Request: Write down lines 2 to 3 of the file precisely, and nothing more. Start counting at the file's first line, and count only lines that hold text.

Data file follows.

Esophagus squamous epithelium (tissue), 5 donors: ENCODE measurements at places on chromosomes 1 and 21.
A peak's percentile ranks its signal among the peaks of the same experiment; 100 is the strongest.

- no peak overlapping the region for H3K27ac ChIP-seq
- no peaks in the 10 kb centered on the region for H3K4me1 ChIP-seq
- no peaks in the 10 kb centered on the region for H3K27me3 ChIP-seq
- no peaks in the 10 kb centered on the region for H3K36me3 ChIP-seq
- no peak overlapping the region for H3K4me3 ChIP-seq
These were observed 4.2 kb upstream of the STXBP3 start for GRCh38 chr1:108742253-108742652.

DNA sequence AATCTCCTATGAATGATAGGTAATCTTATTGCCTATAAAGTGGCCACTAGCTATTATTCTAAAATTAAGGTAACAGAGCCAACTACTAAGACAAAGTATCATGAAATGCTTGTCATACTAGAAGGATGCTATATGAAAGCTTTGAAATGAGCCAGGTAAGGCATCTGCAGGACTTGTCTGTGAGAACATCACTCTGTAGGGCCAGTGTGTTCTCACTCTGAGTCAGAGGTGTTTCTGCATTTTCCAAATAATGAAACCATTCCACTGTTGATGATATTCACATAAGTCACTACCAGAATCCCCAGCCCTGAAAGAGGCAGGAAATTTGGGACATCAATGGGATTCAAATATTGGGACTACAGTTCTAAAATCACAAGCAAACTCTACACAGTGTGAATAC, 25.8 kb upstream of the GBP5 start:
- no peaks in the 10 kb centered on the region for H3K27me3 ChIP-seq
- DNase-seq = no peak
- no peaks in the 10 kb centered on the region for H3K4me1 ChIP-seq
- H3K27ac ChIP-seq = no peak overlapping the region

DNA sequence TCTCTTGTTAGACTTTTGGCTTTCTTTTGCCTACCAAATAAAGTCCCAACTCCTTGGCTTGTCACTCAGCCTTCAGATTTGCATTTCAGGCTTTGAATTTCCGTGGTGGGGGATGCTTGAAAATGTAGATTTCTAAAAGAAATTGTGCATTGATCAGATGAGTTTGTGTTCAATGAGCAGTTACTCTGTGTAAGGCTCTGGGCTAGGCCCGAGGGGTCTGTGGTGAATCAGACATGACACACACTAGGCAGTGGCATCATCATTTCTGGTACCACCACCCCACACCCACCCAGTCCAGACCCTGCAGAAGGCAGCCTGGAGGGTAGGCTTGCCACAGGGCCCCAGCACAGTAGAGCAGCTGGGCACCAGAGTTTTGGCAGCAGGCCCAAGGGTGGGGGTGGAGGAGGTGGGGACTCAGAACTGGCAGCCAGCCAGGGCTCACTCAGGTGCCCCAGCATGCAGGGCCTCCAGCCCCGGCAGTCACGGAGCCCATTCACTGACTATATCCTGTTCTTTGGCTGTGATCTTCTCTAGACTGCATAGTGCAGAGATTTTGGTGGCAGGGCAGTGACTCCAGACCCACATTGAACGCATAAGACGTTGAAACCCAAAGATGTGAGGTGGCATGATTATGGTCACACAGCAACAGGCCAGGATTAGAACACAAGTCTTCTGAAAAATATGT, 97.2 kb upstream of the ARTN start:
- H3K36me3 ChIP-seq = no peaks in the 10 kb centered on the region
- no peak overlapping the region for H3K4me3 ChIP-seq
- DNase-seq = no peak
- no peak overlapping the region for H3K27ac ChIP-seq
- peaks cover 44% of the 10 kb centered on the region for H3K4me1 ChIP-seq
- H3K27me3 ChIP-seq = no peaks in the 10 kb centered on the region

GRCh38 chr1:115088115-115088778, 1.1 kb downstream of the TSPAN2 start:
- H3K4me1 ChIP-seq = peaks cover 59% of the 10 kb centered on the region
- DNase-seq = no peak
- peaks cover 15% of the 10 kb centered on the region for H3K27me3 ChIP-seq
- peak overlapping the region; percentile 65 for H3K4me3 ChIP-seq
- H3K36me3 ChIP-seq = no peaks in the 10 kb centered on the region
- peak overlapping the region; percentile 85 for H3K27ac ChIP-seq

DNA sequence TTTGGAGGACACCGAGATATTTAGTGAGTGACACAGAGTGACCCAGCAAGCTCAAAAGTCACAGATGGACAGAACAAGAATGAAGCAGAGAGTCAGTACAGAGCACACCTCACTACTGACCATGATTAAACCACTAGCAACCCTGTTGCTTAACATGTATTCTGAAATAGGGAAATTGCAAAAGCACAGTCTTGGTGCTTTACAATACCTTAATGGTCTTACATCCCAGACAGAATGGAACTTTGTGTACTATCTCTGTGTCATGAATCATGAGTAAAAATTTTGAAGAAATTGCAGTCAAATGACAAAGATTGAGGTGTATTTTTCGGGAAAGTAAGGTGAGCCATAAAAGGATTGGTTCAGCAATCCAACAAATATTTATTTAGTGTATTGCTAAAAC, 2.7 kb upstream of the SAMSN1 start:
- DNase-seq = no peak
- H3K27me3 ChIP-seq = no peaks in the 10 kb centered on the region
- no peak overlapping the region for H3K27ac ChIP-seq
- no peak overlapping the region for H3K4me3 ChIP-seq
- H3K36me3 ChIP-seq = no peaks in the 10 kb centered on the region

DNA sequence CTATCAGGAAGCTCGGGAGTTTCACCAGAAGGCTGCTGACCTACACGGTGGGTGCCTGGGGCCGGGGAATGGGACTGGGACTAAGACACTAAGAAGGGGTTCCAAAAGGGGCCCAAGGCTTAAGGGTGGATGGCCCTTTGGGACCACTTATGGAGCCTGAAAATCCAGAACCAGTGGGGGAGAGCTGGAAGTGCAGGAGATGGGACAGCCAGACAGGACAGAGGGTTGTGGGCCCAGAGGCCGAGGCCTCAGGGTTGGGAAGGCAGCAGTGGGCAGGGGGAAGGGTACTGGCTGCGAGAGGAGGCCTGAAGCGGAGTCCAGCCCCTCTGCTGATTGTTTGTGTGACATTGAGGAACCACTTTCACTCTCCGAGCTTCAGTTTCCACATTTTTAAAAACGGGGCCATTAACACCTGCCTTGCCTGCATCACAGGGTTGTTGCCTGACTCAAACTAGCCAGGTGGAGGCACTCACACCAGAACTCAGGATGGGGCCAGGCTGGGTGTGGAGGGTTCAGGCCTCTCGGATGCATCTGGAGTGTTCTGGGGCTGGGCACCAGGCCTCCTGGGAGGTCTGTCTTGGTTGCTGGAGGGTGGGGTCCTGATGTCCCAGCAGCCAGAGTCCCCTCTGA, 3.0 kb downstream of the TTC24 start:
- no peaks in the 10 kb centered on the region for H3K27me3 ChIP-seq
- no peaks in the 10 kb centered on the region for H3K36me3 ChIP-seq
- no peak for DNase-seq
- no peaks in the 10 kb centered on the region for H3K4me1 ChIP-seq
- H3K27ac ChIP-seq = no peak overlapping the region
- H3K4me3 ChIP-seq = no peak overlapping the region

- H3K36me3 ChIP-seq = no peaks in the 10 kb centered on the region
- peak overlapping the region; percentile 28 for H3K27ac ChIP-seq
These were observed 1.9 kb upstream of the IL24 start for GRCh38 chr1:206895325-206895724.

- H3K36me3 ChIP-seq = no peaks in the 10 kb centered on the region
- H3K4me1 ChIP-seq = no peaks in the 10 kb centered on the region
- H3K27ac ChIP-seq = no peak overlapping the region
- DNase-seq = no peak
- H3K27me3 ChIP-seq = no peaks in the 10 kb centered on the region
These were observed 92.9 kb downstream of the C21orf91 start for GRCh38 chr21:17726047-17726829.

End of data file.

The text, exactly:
A peak's percentile ranks its signal among the peaks of the same experiment; 100 is the strongest.

- no peak overlapping the region for H3K27ac ChIP-seq